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Quality in Product and Service design Essay

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Updated: May 21st, 2020

Introduction

Quality is regarded as a very important part of life today, which has become necessary for businesses to compete effectively in the market (Dhillon, 2005, p.123). Generally, product quality directly affects consumer loyalty and company profitability (Mital, et al. 2008, p.78).

The concept is both vital in both manufacturing and service sectors, and has continuously played an important role in providing assurance to the safety of customers (Sower 2010, p.3). In addition, quality of a product or service has often being defined as ‘fitness for purpose’ (Chitale and Gupta 2007, p.332).

This definition provides the impression that, for any industry or enterprise to be successful and accomplish its set goals effectively it has to possess the ability to supply products of excellent quality at minimal cost and also at minimum waiting time for the customer.

Khanna sees quality as “the totality of features of a product or service that bear on its ability to satisfy the customer’s stated or implied needs” (Khanna, 2007, p.64). The author further believes that quality has the sole responsibility of providing satisfaction to both actual and perceived needs.

Upon the inception of the concept of quality, the concern in many industries rested on checking raw materials before production and finished goods after production in order to attain quality objectives (Chitale and Gupta, 2007, p.332).

But today, quality has become important to both the customer and the supplier whereby if a product is largely inadequate, it usually incurs additional costs for inspection, testing, scrap, rework and the handling of numerous complaints and this often heap many claims on the part of the supplier.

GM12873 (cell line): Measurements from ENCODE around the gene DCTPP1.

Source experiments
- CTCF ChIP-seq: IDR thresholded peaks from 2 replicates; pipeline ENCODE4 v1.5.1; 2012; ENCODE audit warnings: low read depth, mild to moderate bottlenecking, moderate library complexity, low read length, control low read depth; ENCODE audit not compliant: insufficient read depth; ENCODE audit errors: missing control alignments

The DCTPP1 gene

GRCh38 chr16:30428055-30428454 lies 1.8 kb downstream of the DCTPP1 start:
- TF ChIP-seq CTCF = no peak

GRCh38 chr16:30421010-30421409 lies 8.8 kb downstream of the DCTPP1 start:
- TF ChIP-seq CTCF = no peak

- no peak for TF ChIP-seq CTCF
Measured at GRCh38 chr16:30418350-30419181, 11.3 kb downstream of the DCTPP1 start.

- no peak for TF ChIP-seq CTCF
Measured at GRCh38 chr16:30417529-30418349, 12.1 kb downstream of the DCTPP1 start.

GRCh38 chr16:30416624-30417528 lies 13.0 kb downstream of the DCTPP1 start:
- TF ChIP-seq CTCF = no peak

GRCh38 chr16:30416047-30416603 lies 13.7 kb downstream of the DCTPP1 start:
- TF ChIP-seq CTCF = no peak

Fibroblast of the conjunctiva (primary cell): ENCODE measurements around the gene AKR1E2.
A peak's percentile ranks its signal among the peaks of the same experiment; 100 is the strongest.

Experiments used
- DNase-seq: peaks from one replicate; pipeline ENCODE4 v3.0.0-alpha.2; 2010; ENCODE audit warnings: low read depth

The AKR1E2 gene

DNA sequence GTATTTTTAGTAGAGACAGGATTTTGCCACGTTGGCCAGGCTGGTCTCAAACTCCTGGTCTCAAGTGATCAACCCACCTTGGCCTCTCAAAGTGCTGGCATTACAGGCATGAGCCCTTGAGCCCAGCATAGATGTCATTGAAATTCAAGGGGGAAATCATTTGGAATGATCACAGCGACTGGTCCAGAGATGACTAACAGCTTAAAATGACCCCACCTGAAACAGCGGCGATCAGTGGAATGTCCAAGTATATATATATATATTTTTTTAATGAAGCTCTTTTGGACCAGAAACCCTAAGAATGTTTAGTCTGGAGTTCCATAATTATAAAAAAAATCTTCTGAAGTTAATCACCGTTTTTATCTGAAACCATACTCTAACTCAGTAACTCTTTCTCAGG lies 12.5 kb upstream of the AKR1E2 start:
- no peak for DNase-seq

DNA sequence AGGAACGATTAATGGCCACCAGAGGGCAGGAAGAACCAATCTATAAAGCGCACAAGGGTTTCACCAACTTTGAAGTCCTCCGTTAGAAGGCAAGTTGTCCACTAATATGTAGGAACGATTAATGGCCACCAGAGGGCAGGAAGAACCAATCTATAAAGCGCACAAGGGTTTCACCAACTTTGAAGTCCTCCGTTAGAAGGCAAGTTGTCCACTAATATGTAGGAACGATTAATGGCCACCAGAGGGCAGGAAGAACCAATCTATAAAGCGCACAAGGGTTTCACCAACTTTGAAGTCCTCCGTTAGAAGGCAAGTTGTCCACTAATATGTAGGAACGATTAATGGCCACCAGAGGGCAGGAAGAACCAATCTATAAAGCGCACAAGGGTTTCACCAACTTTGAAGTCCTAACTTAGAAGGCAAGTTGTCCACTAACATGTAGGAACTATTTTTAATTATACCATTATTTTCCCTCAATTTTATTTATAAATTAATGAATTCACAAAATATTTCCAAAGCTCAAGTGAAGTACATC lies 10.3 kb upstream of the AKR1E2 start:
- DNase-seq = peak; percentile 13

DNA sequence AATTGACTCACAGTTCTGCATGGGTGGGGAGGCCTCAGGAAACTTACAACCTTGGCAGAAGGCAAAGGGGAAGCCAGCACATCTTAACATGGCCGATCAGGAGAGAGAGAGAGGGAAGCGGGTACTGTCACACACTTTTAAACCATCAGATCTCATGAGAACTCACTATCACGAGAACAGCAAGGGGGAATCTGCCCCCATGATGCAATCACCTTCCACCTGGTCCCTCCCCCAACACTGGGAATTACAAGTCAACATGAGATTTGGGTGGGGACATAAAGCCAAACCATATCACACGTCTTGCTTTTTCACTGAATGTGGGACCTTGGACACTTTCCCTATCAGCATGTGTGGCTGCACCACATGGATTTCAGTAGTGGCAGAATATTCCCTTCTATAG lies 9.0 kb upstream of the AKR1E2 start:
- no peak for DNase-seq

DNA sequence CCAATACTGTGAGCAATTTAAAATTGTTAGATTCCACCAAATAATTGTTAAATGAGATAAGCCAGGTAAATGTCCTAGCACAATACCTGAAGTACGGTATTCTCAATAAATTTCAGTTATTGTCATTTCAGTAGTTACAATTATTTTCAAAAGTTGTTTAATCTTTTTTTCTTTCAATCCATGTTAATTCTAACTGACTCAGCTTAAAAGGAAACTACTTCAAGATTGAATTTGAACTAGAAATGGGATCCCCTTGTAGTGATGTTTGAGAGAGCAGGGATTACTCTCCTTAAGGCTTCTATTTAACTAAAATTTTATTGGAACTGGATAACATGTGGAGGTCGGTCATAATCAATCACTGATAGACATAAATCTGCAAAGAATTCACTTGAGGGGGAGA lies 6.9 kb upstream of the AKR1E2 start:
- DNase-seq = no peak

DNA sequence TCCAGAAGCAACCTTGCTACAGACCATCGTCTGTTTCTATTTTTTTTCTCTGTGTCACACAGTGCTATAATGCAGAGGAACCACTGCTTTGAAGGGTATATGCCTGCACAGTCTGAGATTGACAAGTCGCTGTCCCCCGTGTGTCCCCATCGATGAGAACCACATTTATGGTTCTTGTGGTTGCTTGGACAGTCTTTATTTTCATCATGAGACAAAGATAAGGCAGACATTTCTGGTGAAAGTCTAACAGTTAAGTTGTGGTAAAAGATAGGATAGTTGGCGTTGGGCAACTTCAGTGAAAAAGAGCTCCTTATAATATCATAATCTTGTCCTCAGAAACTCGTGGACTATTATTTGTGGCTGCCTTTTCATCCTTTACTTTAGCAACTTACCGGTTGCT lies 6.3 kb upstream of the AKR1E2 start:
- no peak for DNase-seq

Further, on the part of service industries, errors, checking enquiries and complaint handling always lead to loss of efficiency and productivity, thus affecting the repeat sales and future markets. Therefore, quality has become a vital element in industries and it has to be ensured in all key areas of marketing, design, purchasing, production or operation and distribution.

Quality of design

Most industries adopt different product design strategies where the ultimate goal becomes that of satisfying the customers. But it becomes necessary that the design of a product or service should integrate the features and attributes that provide satisfaction to the customer needs. Design quality essentially gives value to a product in the market place and hence graduates to be regarded as an important strategic issue (Khanna, 2007, p.65).

With regards to this, the most vital feature of the design in relation to quality is the specification which, in general terms, describes the product in a more comprehensive manner of all the aspects that are required to give full satisfaction to the customer’s needs. Therefore, specification becomes the benchmark upon which the maximum tolerable variations that can be accepted from the particular attribute (Khanna, 2007).

Design quality has numerous dimensions that are employed in understanding the concept of product and service better:

  1. Performance, performance in this case constitute the basic operating characteristics of a product where the customers have the opportunity to evaluate the quality of a product by making comparison between the performance of the product or service with another similar products which are available in the market and given by the competitors (Khanna, 2007);